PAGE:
Reactive oxygen species (ROS) participate in cellular apoptosis and are involved in pathophysiological etiology of degenerative diseases. However, recent studies suggest that ROS at low levels may play a pivotal role as second messengers and activate normal cellular processes. Intracellular ROS increase the proliferation, migration, and regenerative potential of ASCs. On the contrary, manipulations that diminish intracellular ROS levels interfere with normal ASC function. ROS generation therefore acts like a double-edged sword.
This review discusses the following research questions: 1) Do ROS stimulate or suppress ASCs? 2) How are ROS generated from ASCs? 3) Which function(s) is/are regulated by intracellular ROS generation? In addition, the antioxidant/antiapoptotic effect of ASCs is briefly introduced.
Whether ROS is harmful or beneficial is primarily a question of dosage. Low or moderate ROS generation increase the proliferation, migration, and regenerative potential of ASCs. Therefore, it is beneficial to expose ASCs to moderate oxidative stress during manipulation. The addition of a ROS donor in culture can reduce the cost for the expansion of ASCs, and a ROS preconditioning can enhance the regenerative potential of ASCs.
adipose-derived stem cells; reactive oxygen species; stimulation; apoptosis; hypoxia
Adipose-derived stem cells (ASCs) offer a potential alternative for tissue repair and regeneration. We have recently shown that hypoxia stimulates ASCs and enhances the regenerative potential of ASCs, which is beneficial for ASC therapy. In the present study, we further investigated a key mediator and a signal pathway involved in the stimulation of ASC during hypoxia. Culturing ASC in a hypoxic incubator (2% oxygen tension) increased the proliferation and migration, and this was mediated by Akt and ERK pathways. To determine the generation of reactive oxygen species (ROS), 2′,7′-dichlorofluorescin diacetate intensity was detected by fluorescence-activated cell sorting. Hypoxia significantly increased the dichlorofluorescin diacetate intensity, which was greatly reduced by N-acetyl-cysteine and diphenyleneiodonium treatment. Likewise, the hypoxia-induced proliferation and migration of ASCs were reversed by N-acetyl-cysteine and diphenyleneiodonium treatment, suggesting the involvement of ROS generation in ASC stimulation. Further, we examined the activation of receptor tyrosine kinases and observed that hypoxia stimulated the phosphorylation of platelet-derived growth factor receptor-β. In summary, the ROS produced by ASCs in response to hypoxia was mostly likely due to NADPH oxidase activity. The increased cellular ROS was accompanied by the phosphorylation of platelet-derived growth factor receptor-β as well as by the activation of ERK and Akt signal pathways. Our results suggest a pivotal role for ROS generation in the stimulation of ASCs by hypoxia.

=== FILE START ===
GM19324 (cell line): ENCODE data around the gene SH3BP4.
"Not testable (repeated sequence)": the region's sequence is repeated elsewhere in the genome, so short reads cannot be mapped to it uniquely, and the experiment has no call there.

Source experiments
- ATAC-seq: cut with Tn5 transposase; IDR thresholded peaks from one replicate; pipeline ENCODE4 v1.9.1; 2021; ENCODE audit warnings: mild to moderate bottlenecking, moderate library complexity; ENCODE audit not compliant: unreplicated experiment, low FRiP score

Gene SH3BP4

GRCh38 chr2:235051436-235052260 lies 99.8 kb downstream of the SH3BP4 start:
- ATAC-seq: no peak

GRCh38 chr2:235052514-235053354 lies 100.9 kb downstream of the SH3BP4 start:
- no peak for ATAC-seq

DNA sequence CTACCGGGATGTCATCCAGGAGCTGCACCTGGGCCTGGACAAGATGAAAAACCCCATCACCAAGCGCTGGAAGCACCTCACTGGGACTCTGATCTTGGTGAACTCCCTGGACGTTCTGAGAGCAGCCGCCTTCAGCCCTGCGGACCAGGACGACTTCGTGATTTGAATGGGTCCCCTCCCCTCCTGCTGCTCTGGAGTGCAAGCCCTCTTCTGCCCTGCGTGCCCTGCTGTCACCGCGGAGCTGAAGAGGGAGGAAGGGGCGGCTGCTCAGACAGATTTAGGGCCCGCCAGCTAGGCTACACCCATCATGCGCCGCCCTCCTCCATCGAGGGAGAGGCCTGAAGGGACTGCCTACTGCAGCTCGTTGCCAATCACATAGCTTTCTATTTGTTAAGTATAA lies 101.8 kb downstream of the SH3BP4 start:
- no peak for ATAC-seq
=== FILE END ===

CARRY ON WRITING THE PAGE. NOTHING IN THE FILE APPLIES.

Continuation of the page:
The root bark of Paeonia suffruticosa Andrews (PSE), also known as Moutan Cortex, has been widely used in Asia to treat various diseases. The molecular mechanisms by which PSE exerts its anti-oxidant and anti-inflammatory activities are well known, but its anti-cancer activity is not yet well understood. Here, we present evidence demonstrating that PSE can be used as a potent anti-cancer agent to treat gastric cancer.